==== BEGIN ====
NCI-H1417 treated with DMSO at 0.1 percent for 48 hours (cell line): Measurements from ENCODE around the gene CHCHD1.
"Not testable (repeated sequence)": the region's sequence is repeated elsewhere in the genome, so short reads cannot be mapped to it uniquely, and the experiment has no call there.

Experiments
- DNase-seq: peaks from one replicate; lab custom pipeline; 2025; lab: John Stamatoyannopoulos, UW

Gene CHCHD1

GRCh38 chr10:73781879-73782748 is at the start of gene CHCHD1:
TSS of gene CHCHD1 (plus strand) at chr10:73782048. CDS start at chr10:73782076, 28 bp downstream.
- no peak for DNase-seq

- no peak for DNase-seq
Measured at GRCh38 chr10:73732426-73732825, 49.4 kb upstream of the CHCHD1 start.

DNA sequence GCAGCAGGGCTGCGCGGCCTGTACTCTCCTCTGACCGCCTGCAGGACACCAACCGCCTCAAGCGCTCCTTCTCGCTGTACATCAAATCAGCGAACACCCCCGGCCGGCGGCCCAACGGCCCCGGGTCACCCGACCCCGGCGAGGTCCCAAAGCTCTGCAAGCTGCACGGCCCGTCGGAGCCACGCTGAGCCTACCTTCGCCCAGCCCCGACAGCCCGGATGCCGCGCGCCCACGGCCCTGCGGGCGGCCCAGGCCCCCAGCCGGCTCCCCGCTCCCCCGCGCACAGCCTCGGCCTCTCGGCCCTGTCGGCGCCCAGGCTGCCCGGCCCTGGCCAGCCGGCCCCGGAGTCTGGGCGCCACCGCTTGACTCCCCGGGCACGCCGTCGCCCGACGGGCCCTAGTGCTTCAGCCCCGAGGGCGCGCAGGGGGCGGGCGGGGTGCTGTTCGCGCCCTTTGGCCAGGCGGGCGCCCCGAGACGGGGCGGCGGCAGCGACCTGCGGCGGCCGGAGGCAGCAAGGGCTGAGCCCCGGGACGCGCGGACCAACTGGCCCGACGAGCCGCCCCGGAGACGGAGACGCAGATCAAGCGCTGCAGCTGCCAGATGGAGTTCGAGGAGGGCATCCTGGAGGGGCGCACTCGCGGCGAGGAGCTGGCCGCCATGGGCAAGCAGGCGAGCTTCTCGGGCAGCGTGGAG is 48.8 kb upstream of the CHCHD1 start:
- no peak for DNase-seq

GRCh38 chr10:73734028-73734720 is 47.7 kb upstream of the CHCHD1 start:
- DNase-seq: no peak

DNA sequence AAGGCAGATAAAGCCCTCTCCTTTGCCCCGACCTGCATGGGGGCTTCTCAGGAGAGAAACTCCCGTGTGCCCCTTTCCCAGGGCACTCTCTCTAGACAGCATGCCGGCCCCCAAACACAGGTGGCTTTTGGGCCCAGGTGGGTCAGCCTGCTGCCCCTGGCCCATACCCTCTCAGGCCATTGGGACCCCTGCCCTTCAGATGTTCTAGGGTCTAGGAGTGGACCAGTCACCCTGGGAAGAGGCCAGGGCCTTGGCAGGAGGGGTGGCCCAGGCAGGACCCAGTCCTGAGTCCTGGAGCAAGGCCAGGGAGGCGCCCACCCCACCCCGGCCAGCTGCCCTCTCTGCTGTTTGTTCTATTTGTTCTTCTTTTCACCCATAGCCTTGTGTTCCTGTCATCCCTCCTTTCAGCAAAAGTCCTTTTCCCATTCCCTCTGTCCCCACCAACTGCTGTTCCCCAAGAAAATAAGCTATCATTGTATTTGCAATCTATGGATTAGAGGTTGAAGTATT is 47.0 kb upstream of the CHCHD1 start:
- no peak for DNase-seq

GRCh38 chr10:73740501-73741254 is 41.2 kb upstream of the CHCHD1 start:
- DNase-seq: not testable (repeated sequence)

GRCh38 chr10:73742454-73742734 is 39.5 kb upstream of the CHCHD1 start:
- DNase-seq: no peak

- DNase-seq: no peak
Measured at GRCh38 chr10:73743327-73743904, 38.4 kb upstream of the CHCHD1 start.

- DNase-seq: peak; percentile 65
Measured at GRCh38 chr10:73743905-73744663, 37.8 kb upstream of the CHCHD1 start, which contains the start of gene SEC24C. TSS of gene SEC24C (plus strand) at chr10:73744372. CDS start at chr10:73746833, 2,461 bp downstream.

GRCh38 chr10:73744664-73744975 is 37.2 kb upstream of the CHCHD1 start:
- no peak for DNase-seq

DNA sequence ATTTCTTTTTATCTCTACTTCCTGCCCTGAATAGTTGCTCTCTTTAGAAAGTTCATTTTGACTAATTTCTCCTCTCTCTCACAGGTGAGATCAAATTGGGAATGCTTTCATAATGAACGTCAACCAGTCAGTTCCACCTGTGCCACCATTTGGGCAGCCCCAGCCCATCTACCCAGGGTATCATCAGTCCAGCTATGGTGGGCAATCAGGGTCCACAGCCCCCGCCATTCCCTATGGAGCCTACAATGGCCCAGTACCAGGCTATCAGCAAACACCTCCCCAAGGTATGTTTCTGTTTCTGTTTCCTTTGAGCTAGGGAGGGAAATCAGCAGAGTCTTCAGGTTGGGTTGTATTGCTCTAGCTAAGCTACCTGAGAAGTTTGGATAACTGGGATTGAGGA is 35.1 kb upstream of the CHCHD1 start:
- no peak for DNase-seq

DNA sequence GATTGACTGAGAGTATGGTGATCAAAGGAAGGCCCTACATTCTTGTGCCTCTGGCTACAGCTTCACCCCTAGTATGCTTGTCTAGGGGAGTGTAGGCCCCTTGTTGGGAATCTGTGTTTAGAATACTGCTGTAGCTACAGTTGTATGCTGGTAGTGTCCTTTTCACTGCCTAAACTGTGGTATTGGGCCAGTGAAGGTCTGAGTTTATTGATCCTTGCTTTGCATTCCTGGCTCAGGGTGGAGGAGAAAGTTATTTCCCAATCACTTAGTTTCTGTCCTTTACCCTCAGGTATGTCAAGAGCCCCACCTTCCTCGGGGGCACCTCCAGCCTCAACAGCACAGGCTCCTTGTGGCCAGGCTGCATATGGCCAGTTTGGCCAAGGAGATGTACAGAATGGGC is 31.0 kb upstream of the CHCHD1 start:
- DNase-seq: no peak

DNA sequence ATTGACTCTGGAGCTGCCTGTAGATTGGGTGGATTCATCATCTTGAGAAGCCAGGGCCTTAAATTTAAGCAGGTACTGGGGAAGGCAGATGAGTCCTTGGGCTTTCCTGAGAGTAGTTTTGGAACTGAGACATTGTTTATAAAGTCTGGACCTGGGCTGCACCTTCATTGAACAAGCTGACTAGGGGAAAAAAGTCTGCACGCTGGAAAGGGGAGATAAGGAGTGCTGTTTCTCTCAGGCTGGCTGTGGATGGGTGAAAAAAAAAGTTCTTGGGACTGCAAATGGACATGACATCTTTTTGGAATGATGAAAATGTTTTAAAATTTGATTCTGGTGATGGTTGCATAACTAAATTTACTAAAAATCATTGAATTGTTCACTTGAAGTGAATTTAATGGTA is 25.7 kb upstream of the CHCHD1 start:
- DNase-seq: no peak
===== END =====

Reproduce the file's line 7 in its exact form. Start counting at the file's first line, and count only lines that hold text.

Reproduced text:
TSS of gene CHCHD1 (plus strand) at chr10:73782048. CDS start at chr10:73782076, 28 bp downstream.